Last year, I wrote about the federal (US) Health eDecisions (HeD) initiative, which resulted in various standards for clinical decision support (CDS), including an XML schema for representing a “knowledge artifact” and a Virtual Medical Record (VMR) for representing patient data. In HeD, knowledge artifacts can be event-condition-action rules, order sets, or documentation templates. Since that time, a new federal initiative has been underway called the Clinical Quality Framework (CQF). This initiative seeks to harmonize standards for CDS and clinical quality measurement (CQM). With respect to patient data models, the CDS domain has the VMR, but the quality domain has something called the Quality Data Model (QDM). One of the goals of CQF is to harmonize VMR and QDM into a single model called Quality Improvement and Clinical Knowledge (QUICK). Read further >


IPF Quality Reporting: CMS Plunges Ahead Without NQF Endorsment

Law and Health Blog
Written by Law and Health Blog
on September 01, 2014

On August 6, 2014, CMS issued the Inpatient Psychiatric Facility (IPF) Medicare Prospective Payment System (PPS) Fiscal Year (FY) 2015 Final Rule. In addition to adjusting rates and addressing ICD-10 implementation, the Final rule also included changes to the IPF Quality Reporting (IPFQR) Program. The IPFQR applies to both inpatient psychiatric hospitals and psychiatric units within acute care and critical access hospitals. Read further >


Bill Would Stretch Medicare Telemedicine to Physical Therapy, Bigger Populations

Law and Health Blog
Written by Law and Health Blog
on August 15, 2014

Expanding the use of telemedicine under Medicare is the goal of a recently proposed piece of bi-partisan legislation. The bill, known as the Medicare Telehealth Parity Act of 2014, is designed to create more parity between telemedicine and traditional in-person care. U.S. Representatives Mike Thompson (D-CA) and Gregg Harper (R-MS) introduced the bill. In reference to their motivation, Thompson said, “By expanding telehealth services, we can make sure the best care and the best treatments are available to all Americans, no matter where they live.” Read further >


Enabling Comparative Effectiveness Research with PCORnet

Howard Strasberg MD MS
Written by Howard Strasberg MD MS
on July 11, 2014

In the United States, the Patient-Centered Outcomes Research Institute (PCORI) was created by Congress as part of the Affordable Care Act (2010) to fund comparative effectiveness research. This type of research compares different treatments to determine which treatments work best for which patients. To conduct such research on a national scale, there needs to be a way to combine the data from hospitals, clinics and patients around the country. To facilitate this type of data aggregation, PCORI recently launched a clinical research network called PCORnet. This network is described in the current issue of JAMIA by the authors Fleurence, Curtis, Califf, Platt, Selby and Brown. Read further >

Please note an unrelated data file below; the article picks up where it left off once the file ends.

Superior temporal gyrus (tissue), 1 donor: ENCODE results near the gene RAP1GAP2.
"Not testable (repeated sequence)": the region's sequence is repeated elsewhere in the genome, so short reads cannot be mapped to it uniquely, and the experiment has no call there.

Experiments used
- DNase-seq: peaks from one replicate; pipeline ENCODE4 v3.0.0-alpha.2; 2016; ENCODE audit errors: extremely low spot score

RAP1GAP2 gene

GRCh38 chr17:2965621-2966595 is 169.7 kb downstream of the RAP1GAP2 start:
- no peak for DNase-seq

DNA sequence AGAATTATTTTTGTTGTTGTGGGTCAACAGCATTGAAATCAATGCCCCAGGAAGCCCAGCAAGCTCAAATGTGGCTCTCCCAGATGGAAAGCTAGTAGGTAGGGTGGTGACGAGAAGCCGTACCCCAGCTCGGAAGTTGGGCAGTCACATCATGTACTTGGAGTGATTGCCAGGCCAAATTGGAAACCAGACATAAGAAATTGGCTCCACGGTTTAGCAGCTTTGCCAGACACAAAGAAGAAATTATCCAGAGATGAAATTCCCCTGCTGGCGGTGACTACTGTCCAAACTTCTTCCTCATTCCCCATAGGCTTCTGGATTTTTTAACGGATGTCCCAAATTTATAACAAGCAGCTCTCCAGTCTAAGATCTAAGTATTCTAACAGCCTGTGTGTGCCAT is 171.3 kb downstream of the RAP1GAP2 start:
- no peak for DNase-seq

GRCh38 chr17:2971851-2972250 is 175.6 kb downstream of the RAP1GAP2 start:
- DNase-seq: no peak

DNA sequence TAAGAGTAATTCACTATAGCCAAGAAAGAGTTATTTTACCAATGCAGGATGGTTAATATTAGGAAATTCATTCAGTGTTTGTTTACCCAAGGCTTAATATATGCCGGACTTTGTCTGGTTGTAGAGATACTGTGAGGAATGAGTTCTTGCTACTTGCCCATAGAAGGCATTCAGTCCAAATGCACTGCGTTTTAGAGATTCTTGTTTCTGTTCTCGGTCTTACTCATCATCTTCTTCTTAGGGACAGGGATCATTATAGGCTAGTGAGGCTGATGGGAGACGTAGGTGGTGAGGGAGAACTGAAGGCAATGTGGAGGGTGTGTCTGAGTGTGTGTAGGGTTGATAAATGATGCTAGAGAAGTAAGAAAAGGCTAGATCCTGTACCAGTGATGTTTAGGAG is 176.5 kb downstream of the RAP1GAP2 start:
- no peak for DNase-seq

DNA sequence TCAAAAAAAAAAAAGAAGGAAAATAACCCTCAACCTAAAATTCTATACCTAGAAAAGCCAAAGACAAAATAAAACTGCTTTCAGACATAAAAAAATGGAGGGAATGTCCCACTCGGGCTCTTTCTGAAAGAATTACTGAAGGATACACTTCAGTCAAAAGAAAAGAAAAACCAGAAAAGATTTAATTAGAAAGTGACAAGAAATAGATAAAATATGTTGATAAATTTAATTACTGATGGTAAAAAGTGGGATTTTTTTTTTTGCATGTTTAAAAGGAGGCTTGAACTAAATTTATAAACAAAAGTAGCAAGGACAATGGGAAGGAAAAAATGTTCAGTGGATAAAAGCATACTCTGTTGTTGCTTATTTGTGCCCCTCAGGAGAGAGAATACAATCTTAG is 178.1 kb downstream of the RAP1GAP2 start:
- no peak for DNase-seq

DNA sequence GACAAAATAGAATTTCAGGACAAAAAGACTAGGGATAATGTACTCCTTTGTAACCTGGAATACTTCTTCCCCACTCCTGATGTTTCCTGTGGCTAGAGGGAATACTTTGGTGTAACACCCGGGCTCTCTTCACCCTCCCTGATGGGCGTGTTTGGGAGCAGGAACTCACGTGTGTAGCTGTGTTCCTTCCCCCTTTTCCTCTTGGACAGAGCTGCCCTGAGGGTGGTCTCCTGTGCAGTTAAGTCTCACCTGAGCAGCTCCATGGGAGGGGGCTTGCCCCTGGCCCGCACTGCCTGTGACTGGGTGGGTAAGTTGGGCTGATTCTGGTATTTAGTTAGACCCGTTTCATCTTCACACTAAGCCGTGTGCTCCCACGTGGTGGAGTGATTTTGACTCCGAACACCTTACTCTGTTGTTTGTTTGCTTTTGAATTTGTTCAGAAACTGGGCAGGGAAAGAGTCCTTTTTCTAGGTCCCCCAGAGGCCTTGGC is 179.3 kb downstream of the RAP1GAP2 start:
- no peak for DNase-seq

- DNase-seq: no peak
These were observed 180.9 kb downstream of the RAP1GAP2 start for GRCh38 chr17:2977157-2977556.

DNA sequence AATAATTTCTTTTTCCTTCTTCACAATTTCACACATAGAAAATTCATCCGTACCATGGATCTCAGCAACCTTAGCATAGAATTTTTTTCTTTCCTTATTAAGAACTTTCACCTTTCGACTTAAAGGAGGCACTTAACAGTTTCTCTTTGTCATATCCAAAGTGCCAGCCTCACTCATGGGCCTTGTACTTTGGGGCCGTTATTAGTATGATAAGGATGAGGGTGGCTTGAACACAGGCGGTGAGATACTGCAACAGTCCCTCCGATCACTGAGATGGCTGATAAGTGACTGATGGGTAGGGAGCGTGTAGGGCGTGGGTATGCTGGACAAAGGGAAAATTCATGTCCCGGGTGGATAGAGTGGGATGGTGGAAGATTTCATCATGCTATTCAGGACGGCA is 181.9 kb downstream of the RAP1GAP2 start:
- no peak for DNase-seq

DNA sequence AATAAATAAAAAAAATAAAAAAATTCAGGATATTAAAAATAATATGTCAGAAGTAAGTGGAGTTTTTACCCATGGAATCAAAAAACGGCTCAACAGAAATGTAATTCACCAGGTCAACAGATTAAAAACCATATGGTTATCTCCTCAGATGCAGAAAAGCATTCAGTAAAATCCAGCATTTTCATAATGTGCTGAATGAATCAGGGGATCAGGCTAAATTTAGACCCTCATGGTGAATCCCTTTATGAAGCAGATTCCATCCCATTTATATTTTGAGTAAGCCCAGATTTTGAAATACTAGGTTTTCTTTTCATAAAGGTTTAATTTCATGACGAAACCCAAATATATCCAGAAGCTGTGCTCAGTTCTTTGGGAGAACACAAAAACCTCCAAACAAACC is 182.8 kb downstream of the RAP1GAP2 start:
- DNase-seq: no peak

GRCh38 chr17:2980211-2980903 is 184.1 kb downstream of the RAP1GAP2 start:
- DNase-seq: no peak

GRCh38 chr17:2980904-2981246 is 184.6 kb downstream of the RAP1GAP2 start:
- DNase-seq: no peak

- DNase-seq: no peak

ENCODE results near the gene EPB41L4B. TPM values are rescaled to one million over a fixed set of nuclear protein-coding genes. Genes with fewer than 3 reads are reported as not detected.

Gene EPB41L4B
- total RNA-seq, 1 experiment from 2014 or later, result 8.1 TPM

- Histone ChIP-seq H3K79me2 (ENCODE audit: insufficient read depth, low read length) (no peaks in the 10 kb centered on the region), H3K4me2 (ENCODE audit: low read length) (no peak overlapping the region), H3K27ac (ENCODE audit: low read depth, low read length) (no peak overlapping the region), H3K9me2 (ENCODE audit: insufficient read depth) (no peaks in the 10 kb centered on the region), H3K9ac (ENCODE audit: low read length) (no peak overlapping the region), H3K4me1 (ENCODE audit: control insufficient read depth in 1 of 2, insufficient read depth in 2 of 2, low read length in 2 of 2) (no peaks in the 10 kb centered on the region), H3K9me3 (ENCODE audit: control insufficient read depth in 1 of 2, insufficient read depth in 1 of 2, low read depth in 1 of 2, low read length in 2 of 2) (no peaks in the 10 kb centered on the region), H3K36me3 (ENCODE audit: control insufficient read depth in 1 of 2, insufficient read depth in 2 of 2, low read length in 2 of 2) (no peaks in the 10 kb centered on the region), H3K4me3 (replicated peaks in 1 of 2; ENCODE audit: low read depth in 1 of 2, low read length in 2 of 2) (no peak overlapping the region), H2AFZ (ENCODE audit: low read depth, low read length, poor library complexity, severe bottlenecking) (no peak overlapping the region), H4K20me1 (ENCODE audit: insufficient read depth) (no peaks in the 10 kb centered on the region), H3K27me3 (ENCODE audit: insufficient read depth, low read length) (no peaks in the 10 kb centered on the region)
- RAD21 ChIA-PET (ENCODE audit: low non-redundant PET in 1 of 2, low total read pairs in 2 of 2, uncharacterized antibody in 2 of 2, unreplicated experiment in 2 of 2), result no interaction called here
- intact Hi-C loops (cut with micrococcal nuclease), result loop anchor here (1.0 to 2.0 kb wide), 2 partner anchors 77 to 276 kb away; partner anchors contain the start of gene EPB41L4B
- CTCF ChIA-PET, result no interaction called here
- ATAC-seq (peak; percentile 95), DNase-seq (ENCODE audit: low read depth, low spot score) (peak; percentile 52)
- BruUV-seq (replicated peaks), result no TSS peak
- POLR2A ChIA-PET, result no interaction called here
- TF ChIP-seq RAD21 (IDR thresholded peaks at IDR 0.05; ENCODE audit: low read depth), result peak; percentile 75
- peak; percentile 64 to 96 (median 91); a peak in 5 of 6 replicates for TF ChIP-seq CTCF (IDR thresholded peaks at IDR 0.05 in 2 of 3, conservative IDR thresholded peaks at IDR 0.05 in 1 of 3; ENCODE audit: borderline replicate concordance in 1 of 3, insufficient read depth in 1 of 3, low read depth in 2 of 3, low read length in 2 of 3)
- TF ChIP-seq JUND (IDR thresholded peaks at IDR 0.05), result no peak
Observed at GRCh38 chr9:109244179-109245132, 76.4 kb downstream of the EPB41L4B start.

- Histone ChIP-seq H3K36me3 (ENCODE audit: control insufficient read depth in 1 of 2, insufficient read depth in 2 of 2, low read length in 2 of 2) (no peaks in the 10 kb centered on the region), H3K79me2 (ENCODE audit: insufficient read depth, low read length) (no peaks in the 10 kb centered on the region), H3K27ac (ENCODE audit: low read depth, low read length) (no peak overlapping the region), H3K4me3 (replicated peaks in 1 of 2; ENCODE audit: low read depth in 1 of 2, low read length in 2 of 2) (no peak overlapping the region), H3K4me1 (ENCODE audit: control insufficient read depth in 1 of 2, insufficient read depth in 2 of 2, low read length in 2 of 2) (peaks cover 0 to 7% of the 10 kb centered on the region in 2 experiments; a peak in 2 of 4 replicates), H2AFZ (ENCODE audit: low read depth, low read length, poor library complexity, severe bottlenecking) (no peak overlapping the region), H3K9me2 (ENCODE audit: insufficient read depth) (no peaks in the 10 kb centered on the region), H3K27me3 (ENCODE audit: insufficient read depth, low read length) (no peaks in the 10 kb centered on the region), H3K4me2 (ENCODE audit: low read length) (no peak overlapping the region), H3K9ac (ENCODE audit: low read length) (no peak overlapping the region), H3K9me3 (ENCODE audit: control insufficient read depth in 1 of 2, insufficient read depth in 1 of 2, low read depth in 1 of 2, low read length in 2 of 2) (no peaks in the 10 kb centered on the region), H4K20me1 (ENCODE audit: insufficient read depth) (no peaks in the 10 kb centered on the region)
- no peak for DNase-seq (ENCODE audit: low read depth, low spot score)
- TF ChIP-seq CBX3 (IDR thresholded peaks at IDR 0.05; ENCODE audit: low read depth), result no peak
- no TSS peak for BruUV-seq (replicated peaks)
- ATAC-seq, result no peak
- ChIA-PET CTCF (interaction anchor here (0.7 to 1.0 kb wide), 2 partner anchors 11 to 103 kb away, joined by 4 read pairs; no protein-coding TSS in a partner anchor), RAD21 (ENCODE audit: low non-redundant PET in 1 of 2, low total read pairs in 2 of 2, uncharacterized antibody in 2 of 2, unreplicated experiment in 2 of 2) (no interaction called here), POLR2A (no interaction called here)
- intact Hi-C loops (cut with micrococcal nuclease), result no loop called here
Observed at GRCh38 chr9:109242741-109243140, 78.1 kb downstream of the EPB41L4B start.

Closely-Held ‘Corporate Christians’ Win Crusade Against Contraceptive Coverage

Law and Health Blog
Written by Law and Health Blog
on July 07, 2014

In a 5-4 decision, the Supreme Court ruled that HHS regulations requiring employer-sponsored health plans to include all FDA-approved contraceptives among the preventive services covered without cost sharing could not be applied to for-profit corporations with religious objections to some of the contraceptive methods. The Court ruled that the regulations violate the Religious Freedom Restoration Act (RFRA), which requires that federal government requirements that substantially burden religious freedom must serve a compelling interest and be the least restrictive means of furthering that interest. The Court rejected the government’s arguments that the corporate employers were separate from their owners and that for-profit organizations do not “exercise religion” (Burwell v Hobby Lobby, June 30, 2014, Alito, S). Read further >